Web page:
New rules 'would have halted BCCI'

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The Independent Online
THE BCCI fraud would probably have been stopped much earlier if a new set of banking supervision standards had been in place at the time, Gerald Corrigan, president of the New York Federal Reserve, said yesterday.

Announcing a revised version of an international agreement on bank policing known as the Basle Concordat, he said: 'There is no question in my mind that if these standards had been in place it would have been a hell of a lot harder for BCCI to go as far as it went for as long as it went.'

Speaking weeks ahead of the expected publication of Lord Justice Bingham's report on BCCI, which is expected to criticise the Bank of England and BCCI's auditors, Mr Corrigan accepted that there had been failures of supervision.

He said: 'I clearly would accept that there were traits associated with the BCCI situation . . . in which the radar screens were not as effective in retrospect as we would have liked them to have been.'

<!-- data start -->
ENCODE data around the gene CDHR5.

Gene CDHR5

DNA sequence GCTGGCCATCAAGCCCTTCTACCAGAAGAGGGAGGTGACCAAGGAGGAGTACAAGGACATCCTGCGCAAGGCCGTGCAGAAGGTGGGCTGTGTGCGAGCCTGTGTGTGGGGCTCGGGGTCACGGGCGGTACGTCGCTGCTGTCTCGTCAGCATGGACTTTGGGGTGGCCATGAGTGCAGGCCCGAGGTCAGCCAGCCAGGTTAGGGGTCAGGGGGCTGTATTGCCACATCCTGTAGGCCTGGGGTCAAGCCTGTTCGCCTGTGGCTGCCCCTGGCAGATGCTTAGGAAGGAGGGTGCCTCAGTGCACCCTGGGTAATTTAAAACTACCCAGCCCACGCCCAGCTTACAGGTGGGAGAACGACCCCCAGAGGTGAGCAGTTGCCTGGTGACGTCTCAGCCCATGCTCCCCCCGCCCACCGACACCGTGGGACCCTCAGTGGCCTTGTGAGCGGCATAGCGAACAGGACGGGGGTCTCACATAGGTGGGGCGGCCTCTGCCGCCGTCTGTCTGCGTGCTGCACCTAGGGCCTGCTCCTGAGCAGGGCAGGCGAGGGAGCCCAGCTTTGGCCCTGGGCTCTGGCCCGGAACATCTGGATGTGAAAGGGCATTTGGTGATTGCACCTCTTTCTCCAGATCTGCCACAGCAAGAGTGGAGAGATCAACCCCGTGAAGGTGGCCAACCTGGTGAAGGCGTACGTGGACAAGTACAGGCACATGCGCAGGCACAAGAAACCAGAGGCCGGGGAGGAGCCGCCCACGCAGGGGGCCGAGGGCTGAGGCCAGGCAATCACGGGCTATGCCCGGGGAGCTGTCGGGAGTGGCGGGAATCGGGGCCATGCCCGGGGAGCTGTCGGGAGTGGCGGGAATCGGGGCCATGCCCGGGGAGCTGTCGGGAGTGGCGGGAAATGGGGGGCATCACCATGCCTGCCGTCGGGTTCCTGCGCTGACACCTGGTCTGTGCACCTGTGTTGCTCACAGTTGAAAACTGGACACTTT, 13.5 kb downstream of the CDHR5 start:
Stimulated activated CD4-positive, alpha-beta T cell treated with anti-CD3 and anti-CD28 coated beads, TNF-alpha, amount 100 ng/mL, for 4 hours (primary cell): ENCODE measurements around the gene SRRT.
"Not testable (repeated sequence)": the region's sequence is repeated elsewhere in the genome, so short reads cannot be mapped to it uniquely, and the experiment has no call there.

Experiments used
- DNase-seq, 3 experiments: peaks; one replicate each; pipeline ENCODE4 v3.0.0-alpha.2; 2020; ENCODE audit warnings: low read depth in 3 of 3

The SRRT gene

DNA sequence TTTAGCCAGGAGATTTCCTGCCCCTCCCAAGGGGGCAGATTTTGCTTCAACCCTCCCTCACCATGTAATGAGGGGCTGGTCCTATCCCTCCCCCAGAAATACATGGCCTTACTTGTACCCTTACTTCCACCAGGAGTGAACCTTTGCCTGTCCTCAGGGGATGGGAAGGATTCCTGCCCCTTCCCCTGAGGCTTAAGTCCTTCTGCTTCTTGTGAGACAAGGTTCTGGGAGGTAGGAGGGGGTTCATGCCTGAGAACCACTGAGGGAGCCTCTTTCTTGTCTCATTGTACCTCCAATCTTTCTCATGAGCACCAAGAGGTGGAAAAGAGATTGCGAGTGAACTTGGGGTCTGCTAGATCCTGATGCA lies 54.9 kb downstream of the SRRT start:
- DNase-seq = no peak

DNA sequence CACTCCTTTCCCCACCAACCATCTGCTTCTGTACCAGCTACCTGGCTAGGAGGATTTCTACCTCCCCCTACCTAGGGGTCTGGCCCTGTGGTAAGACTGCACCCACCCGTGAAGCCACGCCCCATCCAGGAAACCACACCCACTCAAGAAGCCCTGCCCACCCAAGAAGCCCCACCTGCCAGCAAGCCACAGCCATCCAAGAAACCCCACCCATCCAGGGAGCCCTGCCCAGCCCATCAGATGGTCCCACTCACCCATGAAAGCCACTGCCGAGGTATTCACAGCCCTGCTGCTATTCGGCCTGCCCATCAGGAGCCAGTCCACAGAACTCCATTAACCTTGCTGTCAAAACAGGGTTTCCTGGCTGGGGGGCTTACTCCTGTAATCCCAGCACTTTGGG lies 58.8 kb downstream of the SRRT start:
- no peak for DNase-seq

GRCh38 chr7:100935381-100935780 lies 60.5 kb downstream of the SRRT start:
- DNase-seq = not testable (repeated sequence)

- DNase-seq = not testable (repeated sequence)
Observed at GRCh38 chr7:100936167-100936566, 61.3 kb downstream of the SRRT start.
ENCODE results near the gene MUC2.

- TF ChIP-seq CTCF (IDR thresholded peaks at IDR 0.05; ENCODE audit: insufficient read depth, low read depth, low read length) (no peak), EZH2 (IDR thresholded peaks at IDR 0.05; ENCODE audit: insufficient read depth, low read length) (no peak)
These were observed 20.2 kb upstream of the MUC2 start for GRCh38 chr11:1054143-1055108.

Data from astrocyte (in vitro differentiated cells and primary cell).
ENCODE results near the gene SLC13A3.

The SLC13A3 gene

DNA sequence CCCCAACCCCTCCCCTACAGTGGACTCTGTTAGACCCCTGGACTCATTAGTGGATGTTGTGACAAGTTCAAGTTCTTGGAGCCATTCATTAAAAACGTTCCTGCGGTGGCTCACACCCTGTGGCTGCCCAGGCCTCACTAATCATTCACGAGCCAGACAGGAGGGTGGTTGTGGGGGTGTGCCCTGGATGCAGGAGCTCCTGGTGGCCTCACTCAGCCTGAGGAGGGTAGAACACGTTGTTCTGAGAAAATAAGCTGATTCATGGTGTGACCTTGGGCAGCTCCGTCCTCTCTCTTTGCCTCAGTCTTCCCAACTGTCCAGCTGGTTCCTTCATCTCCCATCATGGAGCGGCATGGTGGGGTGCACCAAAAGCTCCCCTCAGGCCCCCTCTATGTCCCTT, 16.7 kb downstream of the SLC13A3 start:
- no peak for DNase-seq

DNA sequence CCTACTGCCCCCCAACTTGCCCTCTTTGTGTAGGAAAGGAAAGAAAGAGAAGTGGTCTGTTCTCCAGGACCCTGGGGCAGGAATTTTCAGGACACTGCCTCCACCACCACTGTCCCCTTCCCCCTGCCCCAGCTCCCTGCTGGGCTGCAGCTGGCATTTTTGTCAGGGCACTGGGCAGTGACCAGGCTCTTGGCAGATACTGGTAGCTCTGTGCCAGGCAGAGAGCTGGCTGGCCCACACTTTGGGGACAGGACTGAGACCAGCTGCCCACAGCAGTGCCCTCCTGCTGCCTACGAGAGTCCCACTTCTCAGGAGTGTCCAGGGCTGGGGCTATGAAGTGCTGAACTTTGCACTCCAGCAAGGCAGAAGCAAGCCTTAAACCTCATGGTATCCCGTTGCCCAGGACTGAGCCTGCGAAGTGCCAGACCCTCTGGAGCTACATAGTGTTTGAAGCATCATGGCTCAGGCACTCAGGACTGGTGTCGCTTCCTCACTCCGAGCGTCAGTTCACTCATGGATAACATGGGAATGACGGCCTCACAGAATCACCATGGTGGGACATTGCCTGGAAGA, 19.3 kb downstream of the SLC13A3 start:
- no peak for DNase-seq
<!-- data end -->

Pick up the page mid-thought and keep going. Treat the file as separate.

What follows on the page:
But trying to get hold of documentary evidence that proved wrongdoing was not an easy task.

No standards could provide a failsafe protection against fraud, said Mr Corrigan, who is chairman of the Basle Committee on Banking Supervision, which produced the new standards.

He added that human resources in the supervision area were a 'very large question', because a relative handful of underpaid people were being asked to 'perform almost mission impossible'. The Fed was hiring 200 more bank examiners, he said.

The Bank of England and the Luxembourg authorities, two of the principal countries involved in the BCCI saga, are signatories to the new minimum standards.

Countries such as the Cayman Islands, whose lax standards were blamed for part of BCCI's ability to cover up fraud, are to be tackled indirectly under the new plan.

Central banks in the Group of 10 industrial countries, Switzerland and Luxembourg have agreed to refuse access to branches of banks from countries where supervision is inadequate.

The toughest weapon will be to insist that branches are financially restructured or closed down if the parent bank's supervisory authority is not up to scratch.

Mr Corrigan said this was the newest of the four standards, the rest of which were a reformulation of existing practice.

But he believed this reformulation would be valuable because supervisors in countries with inadequate standards could use the committee's work to persuade their governments to grant tougher powers.